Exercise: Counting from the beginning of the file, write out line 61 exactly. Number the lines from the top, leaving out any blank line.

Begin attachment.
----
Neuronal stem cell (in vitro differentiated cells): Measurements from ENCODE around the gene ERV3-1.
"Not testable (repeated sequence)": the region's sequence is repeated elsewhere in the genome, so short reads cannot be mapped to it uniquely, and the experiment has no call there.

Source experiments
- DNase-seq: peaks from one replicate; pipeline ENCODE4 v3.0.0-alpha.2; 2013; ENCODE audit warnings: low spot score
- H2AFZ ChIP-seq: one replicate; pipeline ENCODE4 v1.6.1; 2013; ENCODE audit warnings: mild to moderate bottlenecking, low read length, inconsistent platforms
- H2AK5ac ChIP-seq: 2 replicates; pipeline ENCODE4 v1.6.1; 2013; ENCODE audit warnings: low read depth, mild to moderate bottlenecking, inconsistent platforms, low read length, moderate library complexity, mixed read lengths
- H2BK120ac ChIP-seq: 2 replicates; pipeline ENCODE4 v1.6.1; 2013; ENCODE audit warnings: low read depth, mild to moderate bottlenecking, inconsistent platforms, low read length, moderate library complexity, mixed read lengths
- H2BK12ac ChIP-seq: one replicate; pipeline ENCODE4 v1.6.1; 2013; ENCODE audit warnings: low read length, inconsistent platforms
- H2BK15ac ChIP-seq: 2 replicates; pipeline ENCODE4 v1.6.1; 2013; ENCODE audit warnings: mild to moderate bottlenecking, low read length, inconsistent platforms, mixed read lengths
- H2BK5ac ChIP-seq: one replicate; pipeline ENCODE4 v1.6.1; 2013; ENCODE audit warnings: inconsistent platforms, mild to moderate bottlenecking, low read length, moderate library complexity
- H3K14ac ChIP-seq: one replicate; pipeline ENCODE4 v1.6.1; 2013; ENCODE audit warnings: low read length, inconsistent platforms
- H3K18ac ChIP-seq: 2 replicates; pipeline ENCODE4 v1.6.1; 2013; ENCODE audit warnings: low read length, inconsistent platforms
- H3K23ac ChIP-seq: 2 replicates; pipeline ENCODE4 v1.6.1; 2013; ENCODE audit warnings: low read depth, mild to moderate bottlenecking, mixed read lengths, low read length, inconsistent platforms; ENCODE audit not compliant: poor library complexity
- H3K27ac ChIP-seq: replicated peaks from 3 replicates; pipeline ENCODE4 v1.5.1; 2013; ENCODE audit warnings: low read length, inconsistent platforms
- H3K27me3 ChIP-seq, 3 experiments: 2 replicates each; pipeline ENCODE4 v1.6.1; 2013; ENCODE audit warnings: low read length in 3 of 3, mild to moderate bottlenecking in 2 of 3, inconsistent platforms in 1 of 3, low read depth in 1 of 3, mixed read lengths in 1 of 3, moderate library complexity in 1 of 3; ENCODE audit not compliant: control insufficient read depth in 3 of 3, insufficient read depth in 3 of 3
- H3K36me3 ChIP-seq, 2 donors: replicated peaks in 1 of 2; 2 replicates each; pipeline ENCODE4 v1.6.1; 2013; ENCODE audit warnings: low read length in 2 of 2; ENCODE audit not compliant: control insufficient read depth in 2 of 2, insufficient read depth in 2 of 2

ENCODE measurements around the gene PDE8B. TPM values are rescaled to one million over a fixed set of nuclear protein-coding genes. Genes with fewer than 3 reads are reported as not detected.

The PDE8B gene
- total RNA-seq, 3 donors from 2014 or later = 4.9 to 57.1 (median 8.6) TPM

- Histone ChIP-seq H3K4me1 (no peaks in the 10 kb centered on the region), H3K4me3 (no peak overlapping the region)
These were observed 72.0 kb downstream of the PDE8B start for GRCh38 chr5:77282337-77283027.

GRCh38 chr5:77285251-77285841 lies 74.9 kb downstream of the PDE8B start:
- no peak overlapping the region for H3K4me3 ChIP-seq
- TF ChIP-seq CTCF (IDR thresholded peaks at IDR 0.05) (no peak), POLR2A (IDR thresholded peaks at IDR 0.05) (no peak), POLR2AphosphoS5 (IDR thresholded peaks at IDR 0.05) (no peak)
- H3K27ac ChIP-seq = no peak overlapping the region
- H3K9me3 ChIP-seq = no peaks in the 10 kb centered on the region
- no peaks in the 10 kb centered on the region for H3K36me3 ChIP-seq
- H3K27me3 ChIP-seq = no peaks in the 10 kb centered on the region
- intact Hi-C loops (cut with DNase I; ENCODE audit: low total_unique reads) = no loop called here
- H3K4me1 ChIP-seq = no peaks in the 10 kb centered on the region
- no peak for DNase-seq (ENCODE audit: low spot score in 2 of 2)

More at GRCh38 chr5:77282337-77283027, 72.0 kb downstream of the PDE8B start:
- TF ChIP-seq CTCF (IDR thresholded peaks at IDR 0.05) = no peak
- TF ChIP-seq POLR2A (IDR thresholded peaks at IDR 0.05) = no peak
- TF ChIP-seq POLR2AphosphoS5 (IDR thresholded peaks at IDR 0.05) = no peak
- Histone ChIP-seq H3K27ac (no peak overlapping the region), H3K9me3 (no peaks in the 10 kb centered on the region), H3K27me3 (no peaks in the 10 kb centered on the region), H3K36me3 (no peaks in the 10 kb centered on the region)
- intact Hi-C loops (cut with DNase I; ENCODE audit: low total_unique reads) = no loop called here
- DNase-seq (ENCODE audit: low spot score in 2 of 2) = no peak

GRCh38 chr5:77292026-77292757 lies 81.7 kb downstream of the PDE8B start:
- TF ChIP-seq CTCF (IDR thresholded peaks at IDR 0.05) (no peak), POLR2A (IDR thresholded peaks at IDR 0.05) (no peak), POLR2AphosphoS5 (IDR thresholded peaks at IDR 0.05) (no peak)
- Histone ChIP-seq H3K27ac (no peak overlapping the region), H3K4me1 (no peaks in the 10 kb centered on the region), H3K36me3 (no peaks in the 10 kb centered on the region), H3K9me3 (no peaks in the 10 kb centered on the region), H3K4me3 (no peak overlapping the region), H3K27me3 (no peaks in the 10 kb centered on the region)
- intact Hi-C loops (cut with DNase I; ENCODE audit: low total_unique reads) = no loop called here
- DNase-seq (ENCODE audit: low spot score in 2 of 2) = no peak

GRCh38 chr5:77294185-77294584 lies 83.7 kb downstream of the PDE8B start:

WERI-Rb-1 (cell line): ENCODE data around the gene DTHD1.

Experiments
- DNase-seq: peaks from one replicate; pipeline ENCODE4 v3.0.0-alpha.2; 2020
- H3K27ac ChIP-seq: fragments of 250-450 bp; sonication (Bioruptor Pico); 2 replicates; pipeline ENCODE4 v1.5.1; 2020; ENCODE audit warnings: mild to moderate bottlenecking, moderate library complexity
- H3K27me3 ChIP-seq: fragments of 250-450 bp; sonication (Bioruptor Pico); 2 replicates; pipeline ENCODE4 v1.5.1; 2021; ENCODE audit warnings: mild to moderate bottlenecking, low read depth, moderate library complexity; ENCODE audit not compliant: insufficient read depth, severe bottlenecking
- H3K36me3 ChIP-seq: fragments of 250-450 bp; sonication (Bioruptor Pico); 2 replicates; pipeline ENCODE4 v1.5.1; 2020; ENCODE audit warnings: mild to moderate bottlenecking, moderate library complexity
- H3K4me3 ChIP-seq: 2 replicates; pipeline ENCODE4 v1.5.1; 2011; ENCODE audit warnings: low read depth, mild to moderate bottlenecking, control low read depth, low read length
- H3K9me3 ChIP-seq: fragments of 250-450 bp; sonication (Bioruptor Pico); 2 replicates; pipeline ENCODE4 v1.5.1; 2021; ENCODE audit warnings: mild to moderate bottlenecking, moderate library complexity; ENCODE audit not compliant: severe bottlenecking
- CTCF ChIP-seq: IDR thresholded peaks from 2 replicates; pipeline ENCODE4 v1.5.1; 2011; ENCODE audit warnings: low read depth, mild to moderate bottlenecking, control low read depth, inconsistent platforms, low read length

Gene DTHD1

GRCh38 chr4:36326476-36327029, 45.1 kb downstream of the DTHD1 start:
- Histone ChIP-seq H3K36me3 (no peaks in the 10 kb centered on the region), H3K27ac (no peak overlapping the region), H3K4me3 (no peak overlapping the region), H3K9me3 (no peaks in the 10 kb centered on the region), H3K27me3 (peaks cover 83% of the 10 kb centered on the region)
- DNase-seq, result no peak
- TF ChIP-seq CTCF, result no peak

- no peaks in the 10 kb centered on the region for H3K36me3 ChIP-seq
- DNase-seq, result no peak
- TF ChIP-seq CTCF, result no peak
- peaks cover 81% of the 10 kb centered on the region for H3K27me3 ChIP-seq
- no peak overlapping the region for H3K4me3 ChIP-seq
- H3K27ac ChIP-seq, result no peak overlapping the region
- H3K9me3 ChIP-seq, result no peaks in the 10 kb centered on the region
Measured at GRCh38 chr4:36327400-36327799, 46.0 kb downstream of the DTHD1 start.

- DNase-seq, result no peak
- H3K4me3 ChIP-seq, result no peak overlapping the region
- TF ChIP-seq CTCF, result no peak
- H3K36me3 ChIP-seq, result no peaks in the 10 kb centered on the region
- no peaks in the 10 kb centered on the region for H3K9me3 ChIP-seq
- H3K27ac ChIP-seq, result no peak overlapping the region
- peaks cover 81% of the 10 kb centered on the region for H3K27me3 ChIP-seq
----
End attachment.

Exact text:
- TF ChIP-seq CTCF, result no peak